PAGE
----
Bodie slouched on the hard wooden bench with a handful of pebbles, tossing them one at a time into the pond. He listened for the little plunk as the stone hit target, watched ripples eddying in ever larger circles from the center, receding further and further until the backwash slapped the man-made shoreline.

Patiently, he waited for the shimmering surface to return to pristine stillness before tossing in the next one.

Not thinking, not feeling. Just watching. He didn't want to think. He was tired of thinking.

The soft summer breeze whispered through the grass, rustled the leaves of the oak tree behind him. He'd been in the park for several hours; earlier the tree had given shelter to birds twittering and chirping, but now all the birds had gone to sleep and crickets sang in their stead.

Bodie came here occasionally to absorb the peaceful atmosphere, when he needed to get away from a job where each day could be your last. Bodie never forgot that. Didn't really fit his image, though, did it?the tough, cool, no-nonsense image carefully built up over the years. But he liked trees, and tossing pebbles in ponds. It was one of his secrets.

Only Doyle knew about this place, although they never discussed it; in CI5 you didn't keep secrets like that from your partner, you had to be able to get in touch with one another at a moment's notice. You were always on call, even when you weren't.

Tonight he wanted the twilight tranquillity of the park. Unfortunately, so did others.

He cast a jaundiced eye at the two lovers across the pond. They had passed him by earlier without even seeing him, strolling hand in hand. The girl was pretty, a fresh sort of prettiness you didn't see so much in the city. Could do a lot better than the lanky, over-earnest blond young man she was with, in Bodie's considered opinion, he was far too young for the subtler pleasures.

Thinkin' of offerin' yourself as a replacement, said a mocking voice in his mind. He smiled. Not bloody likely. The game of chasing women had palled somewhere along the line. Not that he had lost faith in his charms, just the fun had gone out of it.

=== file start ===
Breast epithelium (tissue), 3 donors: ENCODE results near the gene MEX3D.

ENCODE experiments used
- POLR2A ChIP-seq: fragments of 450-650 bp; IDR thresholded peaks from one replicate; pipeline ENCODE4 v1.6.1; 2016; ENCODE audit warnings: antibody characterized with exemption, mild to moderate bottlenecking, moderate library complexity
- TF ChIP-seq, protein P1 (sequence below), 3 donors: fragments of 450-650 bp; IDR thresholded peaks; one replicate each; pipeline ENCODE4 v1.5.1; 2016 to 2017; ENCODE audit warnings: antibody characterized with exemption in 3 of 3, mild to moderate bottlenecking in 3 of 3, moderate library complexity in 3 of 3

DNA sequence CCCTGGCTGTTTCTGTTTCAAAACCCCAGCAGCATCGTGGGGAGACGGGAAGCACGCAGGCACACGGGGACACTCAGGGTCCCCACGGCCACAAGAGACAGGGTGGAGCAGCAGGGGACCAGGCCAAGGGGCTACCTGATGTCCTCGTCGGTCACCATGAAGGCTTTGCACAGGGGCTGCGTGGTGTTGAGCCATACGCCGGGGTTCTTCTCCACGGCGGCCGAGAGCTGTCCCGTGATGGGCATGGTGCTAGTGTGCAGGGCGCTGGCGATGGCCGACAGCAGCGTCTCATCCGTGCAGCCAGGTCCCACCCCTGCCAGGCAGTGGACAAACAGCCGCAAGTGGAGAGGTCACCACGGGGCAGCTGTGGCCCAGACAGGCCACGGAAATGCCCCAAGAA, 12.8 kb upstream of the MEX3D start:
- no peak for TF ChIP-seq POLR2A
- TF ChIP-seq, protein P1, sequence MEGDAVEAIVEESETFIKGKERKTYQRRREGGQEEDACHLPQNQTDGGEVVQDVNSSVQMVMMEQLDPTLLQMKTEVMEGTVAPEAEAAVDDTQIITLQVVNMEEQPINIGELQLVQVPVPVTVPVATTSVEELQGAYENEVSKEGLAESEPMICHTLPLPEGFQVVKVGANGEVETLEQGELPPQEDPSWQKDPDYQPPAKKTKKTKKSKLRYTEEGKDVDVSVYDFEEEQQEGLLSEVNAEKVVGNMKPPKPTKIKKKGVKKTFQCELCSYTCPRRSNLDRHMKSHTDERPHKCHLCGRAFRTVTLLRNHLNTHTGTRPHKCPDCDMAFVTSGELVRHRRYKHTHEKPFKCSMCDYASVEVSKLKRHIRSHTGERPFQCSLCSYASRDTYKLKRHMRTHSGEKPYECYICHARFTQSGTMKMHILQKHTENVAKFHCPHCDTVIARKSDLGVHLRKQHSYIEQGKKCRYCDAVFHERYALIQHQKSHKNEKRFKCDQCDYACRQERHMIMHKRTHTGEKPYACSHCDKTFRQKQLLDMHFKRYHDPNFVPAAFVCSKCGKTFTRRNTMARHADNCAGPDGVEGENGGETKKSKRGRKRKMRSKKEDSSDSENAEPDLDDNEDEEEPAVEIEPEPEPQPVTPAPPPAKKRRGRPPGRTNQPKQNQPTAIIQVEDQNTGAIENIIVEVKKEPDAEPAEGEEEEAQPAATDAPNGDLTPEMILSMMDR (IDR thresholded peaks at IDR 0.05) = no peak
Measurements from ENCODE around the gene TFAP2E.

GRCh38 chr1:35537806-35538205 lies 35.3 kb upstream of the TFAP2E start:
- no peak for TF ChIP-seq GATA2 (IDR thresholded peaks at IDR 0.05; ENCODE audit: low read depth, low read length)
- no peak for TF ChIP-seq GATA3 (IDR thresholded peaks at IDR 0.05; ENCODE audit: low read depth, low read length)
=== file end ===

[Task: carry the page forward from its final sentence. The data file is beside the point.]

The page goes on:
He wasn't sure when he first realized that, maybe when he found himself so attached to his last girlfriend he was letting his other prospects slide. Bodie had always been a man to hedge his bets: if one girlfriend was good, then two or three were better. Safer.

Her abrupt departure shocked him. Long accustomed to being the one to break things off, quite proficient at freeing himself to stalk new quarry, he couldn't remember being without a woman since he was sixteen.

Or maybe it was when he had woken up next to the sweet-faced new file clerk and discovered he had forgotten her name.

The two shadowy figures across the water merged into one. He lowered his eyes discreetly as the man slid the skirt up her leg, and tossed another pebble.

It was a good thing Doyle wasn't here. He'd probably go on about public lewdness or some such. Doyle had a puritan streak about breaking the law surprising in one so unconventional. Bodie supposed it was leftover police mentality. Once a copper.... He himself had no such qualms. A fact his partner rarely missed the opportunity to comment on. Scathingly.

Bodie had been the recipient of the sharp edge of Doyle's tongue so often it didn't bear thinking about. That was why he was here. To not think about his partner.

A venture that was increasingly doomed to failure.

He flung all the pebbles into the pond at once; the fun had gone out of that too. For try as he might, with all his years of successfully shoving out of his mind those facts he found uncomfortable, he could not forget the night he had spent making love to Doyle.

If you could call it that. More a night of crazed, delirious lust than love, fucking each other's brains out.

Six weeks ago, with Doyle at loose ends and Bodie not in the mood to procure dates for them, they had set out to visit one pub for every letter in the alphabet, getting thoroughly plastered in the process.

Somewhere around H, they packed it in, Doyle primly calling a cab to take them home. Regaling the cab driver with bawdy stories of their many escapades, all properly embroidered of course, and horrendous jokes, poor sod was probably glad to dump them at Doyle's flat. Only Doyle forgot to tell the driver that Bodie didn't live there, and so he was left standing on the kerb. Doyle shrugged and offered his couch.

He couldn't quite remember how it began, he would have sworn he was too drunk to even get it up, much less...

Wrong again, sunshine.

Even now his memory was a bit spotty. He just remembered the violent intensity of it.

Doyle had grinned rather sheepishly at him in the morning, bleary-eyed and hungover. Bodie grinned back, acknowledging the absurdity, and their eyes locked in a silent pact never to speak of the incident.

Life went on as before.

But Bodie kept thinking about it. And he didn't know why. He was not overcome with lust every time he saw Doyle -- was a good thing, that, he thought, chuckling to himself, might make concentrating on the job difficult. He had never so much as asked himself if Doyle was attractive. He was just Doyle, battered face charming at times, but not the stuff wet dreams were made of. No, it was only in remembering the feel of Doyle's sweat-slicked body welded to his that he --